But I was not expecting to have a grief grenade in the dang airport. So if you know my story and if you’ve listened to the podcast, you know that my late husband was hit by a drunk driver while he was trying to change the tire in my car.

And more specifically, I drove a silver Toyota Camry and I had a flat tire on it, and Hugo pulled up in his Dodge Durango behind my car and when the accident happened, he was actually getting in my trunk, trying to get access to the spare tire. And the other driver hit the back of Hugo’s Durango, and that trapped him in between his Durango and my Camry.

And I was standing on the side of the road. So naturally, I have a lot of very unpleasant memories from that day of course. Wouldn’t you know it that the Uber that picks us up at the Las Vegas airport drives a silver Camry. And wouldn’t you know it that the first part of my Las Vegas trip is putting my luggage in the back of the trunk of a silver Toyota Camry.

So thankfully I had just recorded that podcast episode, thankfully this is not my first nor will it be my last grief grenade, and I’m getting better at this. So I did what I told you all to do in that podcast episode, which is I loved myself through the whole thing.

I didn’t tell myself it shouldn’t be happening, I didn’t tell myself that there was something wrong with me, I didn’t tell myself that I couldn’t handle it. I loved myself through the whole thing. I took very deep breaths and I let myself have the feelings that I was having. I noticed my heart rate racing, and I loved myself through it.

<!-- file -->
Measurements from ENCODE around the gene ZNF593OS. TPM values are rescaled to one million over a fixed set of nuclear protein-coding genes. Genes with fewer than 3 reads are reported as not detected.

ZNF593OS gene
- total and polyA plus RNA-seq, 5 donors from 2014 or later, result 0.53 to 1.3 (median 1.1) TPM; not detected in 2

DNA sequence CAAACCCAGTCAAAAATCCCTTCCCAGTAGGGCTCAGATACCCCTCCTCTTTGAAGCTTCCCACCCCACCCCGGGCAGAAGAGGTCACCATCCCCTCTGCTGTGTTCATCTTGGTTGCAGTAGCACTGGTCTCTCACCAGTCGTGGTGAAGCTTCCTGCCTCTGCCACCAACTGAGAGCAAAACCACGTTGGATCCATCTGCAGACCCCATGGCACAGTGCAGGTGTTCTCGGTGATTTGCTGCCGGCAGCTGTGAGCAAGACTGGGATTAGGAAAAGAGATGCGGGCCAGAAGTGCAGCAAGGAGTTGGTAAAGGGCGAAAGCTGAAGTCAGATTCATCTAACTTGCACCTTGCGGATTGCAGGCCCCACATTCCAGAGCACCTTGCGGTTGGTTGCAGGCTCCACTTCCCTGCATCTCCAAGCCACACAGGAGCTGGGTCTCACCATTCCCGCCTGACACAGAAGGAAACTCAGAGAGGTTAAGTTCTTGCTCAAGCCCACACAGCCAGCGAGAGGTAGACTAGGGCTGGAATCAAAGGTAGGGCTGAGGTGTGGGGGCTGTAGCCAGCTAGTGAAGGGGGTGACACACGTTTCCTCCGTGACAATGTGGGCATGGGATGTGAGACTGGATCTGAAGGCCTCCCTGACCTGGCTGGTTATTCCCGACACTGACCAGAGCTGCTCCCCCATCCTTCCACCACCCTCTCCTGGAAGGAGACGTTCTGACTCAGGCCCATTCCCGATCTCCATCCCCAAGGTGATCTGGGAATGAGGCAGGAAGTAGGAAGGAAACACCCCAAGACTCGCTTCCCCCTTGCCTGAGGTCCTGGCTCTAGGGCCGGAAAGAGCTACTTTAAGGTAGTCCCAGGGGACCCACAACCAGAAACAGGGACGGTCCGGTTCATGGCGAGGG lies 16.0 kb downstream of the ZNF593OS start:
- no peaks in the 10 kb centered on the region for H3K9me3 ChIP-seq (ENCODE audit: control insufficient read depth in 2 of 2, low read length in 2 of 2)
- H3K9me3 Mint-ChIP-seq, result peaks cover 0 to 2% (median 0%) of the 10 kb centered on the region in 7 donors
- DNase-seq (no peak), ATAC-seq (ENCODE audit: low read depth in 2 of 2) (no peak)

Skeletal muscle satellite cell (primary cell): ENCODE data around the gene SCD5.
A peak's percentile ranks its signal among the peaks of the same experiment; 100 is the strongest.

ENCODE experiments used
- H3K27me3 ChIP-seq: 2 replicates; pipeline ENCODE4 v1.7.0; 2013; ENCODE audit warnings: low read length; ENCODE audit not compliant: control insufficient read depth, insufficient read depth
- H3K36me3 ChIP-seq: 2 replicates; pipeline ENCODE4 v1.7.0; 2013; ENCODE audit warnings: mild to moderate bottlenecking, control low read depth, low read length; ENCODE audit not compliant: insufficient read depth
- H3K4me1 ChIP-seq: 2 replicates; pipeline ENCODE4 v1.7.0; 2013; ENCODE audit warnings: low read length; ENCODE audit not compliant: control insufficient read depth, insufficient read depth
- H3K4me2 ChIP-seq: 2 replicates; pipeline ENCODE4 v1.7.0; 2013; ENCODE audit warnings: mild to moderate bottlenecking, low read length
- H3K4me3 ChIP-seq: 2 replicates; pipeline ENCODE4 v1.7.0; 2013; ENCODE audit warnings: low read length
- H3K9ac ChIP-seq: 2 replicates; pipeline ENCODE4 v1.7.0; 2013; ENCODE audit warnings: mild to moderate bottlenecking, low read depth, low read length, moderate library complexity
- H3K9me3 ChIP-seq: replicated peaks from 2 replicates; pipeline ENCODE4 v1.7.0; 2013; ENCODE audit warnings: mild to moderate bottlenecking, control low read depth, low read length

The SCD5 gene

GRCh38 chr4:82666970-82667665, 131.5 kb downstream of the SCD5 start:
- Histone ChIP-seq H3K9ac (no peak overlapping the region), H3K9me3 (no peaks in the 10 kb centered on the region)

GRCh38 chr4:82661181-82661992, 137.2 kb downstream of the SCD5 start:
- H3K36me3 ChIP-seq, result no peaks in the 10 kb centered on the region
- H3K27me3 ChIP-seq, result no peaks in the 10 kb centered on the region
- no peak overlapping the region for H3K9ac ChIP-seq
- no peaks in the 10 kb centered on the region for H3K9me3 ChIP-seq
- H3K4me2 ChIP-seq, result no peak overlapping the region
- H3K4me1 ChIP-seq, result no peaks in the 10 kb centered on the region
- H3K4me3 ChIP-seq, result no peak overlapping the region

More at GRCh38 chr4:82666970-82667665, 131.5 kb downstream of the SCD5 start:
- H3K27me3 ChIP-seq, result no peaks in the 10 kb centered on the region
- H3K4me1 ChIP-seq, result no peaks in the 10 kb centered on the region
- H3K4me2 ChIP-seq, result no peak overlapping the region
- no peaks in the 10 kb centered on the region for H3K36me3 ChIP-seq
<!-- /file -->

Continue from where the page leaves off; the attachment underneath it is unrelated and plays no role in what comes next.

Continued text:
So the rest of the trip was much easier, and I guess the reason I’m telling you this story is because I know that it’s so easy to judge yourself. I also think sometimes it’s easy and unrealistic to decide that at some point you’re going to be past grief grenades.

And I don’t think that’s useful because I’m going on five years since Hugo died and if I were to tell myself that I should be past the grief grenades, then what’s left when one comes my way? Then I have to tell myself that there’s something wrong with me, and there’s nothing wrong with me. This is just grief. This is just the way of it.

So I hope the grief grenades episode was useful to you. It was unexpectedly useful to me. Las Vegas was lovely. Lots of old memories that popped into my mind, lots of new memories made, and I’m really glad I went. And so I hope that that story helps you and I hope that that episode helps you.

And I hope today’s episode is going to help you, so that’s the one I want to get to. Being the third wheel. And listen, this one’s going to be a little bit of tough love. Maybe we’ll call it insistent love, because I love you. And I don’t want to see you making life harder on yourself than it already has been.

So being the third wheel, see if this sounds familiar. Someone invites you to a social function and you either A, don’t want to go because you imagine you’ll be the third wheel, or B, are already at the function and struggling to enjoy yourself because you’re feeling like you don’t belong.

Does this sound familiar? I bet it does. If you’re a newer widow and it hasn’t happened yet, it probably will, so I hope you’ll keep listening. I also want to offer you a little out here, which is to say that you are never under any obligation to go to any event ever, ever, ever. And you don’t owe anyone an explanation or an apology.